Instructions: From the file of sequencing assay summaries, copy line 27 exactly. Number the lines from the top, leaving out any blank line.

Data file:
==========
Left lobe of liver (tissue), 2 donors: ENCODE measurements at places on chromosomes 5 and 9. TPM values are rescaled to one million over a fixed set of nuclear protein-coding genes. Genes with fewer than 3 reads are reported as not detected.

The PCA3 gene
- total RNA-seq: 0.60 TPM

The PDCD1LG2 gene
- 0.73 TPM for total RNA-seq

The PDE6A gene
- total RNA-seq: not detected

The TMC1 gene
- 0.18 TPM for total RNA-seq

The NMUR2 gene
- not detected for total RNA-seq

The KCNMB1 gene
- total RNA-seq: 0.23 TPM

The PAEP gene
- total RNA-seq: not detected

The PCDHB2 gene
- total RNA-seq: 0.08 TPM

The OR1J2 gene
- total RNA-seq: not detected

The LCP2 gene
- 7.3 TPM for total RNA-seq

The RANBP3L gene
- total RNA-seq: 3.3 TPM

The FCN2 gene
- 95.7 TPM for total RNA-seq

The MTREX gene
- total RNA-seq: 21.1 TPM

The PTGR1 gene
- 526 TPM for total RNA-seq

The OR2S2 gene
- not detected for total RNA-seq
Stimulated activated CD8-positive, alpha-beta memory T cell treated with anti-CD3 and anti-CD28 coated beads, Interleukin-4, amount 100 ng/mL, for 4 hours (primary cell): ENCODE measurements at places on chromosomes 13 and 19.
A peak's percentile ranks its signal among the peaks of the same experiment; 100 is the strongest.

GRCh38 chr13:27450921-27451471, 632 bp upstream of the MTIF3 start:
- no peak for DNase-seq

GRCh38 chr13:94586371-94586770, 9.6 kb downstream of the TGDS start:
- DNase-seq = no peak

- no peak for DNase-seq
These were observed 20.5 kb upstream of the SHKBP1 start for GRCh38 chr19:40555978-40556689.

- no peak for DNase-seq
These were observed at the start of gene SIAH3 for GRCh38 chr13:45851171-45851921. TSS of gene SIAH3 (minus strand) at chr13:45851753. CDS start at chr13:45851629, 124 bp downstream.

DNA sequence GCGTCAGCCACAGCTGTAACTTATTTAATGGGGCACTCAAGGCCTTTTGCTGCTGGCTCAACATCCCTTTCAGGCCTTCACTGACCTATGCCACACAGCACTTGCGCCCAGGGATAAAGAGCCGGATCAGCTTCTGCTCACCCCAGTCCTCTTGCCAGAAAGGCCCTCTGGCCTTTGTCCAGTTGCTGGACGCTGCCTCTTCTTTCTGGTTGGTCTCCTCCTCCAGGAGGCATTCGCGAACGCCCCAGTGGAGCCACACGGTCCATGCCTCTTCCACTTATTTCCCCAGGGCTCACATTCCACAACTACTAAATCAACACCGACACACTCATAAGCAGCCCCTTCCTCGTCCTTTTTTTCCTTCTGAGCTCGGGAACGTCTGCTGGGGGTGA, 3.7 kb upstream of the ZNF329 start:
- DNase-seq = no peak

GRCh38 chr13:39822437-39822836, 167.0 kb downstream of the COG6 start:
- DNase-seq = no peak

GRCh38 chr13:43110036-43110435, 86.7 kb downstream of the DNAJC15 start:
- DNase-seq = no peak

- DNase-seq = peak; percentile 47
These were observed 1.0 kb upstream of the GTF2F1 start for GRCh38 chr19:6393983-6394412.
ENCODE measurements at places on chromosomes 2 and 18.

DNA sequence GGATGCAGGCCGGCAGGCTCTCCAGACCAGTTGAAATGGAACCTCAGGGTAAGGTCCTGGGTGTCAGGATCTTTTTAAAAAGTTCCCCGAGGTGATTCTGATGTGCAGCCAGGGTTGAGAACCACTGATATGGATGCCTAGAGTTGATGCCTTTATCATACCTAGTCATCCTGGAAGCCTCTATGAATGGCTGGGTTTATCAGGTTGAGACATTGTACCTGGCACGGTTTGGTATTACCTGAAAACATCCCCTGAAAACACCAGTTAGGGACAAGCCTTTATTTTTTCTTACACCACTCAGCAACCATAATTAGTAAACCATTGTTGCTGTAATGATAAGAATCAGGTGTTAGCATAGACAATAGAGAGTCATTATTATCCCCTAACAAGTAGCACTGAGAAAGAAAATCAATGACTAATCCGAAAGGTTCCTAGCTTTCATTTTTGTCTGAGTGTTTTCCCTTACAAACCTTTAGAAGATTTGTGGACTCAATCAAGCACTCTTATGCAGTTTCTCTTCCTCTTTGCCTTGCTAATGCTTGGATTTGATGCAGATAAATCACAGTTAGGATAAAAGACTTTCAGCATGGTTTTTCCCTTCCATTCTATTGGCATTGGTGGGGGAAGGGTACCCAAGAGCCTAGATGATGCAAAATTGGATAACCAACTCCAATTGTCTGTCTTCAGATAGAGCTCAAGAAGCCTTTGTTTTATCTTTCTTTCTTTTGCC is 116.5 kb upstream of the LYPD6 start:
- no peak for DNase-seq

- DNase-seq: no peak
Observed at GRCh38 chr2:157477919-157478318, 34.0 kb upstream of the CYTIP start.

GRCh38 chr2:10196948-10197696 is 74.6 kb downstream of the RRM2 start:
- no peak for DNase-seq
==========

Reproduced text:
- total RNA-seq: 21.1 TPM